News hit the British Isles last night that Billy Twelvetrees was to be called up to the Lions squad as cover for the Centre and Out Half positions. To many outside of England, and people who don’t follow the Aviva Premiership, the name, as outstanding as it is, will be a new one, having only secured his fifth International cap during England’s recent tour demolition of Argentina (32-3).
At the moment Gatland’s injury concerns, apart from Bowe’s hand, seems to be focused on the midfield with Owen Farrell suffering from a dead leg and Jonathan Sexton a tight hamstring, while centre Manu Tuilagi suffered a stinger in the victory over Queensland Reds. The Gloucester man will be the fourth player to be called up by the Lions following the late arrivals on tour of loose head props Alex Corbisiero and Ryan Grant and Ireland wing Simon Zebo. Twelvetrees has not been called up as cover for any one player, but to give head Coach Warren Gatland additional options and ease the work-load on the fit members of the back division.
For many the man they call “36” (which is twelve times three, get it?) would not have been the obvious choice, at least not to me. Before the tour began and after the squad was announced the choice of only two out halves was an area of concern, Sexton and Farrell would have to be fit and togged out for every single game on the tour. Many would say it’s no surprise that the two are already suffering from fatigue related injuries.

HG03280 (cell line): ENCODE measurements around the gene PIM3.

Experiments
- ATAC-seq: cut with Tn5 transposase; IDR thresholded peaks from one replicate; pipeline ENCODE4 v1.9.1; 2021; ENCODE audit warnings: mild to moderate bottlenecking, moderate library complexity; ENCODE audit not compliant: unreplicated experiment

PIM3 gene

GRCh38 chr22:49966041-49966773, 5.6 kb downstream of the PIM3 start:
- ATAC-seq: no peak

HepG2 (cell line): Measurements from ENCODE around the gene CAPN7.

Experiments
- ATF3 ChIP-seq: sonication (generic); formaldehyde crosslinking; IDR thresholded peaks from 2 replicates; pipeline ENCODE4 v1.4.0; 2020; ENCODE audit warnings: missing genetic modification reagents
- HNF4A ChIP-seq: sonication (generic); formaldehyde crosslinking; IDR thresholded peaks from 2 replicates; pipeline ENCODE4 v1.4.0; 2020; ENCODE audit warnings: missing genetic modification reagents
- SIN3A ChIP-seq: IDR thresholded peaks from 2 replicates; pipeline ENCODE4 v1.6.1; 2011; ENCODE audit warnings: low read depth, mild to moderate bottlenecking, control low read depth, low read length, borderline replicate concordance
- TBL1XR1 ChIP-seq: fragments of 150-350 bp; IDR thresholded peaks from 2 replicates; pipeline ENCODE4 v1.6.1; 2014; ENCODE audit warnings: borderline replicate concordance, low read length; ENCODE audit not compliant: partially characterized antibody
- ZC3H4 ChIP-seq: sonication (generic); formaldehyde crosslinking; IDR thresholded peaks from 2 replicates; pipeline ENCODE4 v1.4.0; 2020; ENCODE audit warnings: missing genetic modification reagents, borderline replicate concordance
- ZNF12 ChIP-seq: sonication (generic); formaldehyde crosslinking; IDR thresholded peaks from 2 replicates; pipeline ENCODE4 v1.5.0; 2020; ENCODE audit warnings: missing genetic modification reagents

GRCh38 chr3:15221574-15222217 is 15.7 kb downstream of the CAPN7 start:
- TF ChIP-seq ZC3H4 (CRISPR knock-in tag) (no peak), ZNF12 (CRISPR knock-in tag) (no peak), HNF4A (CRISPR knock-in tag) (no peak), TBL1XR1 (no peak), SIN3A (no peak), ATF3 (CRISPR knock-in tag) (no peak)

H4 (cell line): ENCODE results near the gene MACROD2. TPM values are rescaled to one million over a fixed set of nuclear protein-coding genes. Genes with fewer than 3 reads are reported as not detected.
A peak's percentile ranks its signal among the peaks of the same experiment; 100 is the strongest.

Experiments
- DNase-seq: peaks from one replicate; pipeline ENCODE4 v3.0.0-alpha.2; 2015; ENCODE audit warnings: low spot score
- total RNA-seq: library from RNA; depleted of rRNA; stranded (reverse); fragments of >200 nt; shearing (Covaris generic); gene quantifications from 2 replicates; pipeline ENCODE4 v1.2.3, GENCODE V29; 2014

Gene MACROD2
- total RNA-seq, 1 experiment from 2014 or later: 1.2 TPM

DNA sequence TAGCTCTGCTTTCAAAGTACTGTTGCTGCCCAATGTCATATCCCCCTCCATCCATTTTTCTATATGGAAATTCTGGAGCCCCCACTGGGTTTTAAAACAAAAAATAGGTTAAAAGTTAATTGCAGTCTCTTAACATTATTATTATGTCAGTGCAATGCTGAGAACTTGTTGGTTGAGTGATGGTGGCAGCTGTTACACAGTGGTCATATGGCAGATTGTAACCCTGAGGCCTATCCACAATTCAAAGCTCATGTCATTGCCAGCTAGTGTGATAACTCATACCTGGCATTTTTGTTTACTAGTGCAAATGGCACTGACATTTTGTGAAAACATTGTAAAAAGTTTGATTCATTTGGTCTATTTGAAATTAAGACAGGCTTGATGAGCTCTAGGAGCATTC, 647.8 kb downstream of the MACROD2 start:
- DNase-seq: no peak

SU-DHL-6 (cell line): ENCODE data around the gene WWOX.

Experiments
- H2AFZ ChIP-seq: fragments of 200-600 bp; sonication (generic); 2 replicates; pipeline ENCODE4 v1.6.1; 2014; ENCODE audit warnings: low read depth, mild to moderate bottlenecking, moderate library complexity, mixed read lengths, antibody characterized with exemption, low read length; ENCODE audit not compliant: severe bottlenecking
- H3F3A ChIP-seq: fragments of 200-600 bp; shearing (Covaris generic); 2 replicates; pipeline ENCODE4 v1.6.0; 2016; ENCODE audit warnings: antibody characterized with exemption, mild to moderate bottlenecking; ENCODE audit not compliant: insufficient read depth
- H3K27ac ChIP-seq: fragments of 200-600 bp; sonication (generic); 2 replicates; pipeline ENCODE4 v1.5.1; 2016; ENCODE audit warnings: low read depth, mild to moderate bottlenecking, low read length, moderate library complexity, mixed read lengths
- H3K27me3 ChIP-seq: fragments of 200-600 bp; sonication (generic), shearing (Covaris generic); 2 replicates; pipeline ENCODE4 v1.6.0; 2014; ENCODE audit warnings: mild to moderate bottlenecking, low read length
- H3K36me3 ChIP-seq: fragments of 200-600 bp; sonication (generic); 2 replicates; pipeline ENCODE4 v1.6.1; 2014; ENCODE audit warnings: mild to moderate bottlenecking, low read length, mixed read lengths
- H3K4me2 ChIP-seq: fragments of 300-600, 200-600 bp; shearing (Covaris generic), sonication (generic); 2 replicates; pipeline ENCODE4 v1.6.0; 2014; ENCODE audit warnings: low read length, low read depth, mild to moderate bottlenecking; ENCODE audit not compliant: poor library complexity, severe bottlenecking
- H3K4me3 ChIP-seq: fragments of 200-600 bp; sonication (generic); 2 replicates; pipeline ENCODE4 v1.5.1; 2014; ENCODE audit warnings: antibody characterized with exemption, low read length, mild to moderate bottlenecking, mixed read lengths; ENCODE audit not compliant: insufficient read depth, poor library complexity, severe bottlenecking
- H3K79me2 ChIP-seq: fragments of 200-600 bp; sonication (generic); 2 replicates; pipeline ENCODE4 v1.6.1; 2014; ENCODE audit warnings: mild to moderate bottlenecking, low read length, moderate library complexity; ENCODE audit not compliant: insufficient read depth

So what were/are Gatland’s out half options? Wales fans would say Dan Biggar is the obvious choice. He is familiar with Gatland’s game plans and is used to focussing on out half distribution duties, while surrendering kicking duties to the mesmeric Leigh Halfpenny. There is also the added advantage of International and tour experience when calling up Biggar.
A short hop across the Irish Sea and the name of Ian Madigan, currently touring the U.S, will stand out. He has covered the 10-12 channel on many occasions for Leinster and, while lacking in international experience, certainly loves games on the big stage and is no shrinking violet, having performed well for Leinster in the early and final rounds of successful Rabo and Amlin Cup victories with a Season points total well over 200.
So what makes Twelvetrees stand out? On his third start for the Saxons, he not only scored his maiden try, one of England’s 13 in the opening Churchill Cup game against the USA at Northampton in June 2011 but was also man of the match. Eight days later, he gathered at pace a right-footed grubber kick by Jordan Crane for his second try in the 41-14 win over Tonga at Kingsholm. By then, he had appeared in 15 Premiership games for Leicester Tigers, scored 85 points and also proved his worth as a more than useful goal-kicker. In his 6 Nations debut against Scotland, Twelvetrees and Brad Barrit shored up defence with some remarkable tackling and carried a note worthy 76 metres. He completes an average of 85% of his tackles and carries an average 76 metres a game. This is what Gatland likes in a back. Someone big, who can carry, get hit, get up and tackle again. So how is his boot? I guess we’ll have to wait and see.
Twelvetrees is unlikely to start for the Lions but may feature in a club game or could come off the bench later on in the tour. Still it is a great honour to be called up to the Lions and we wish him the best of luck.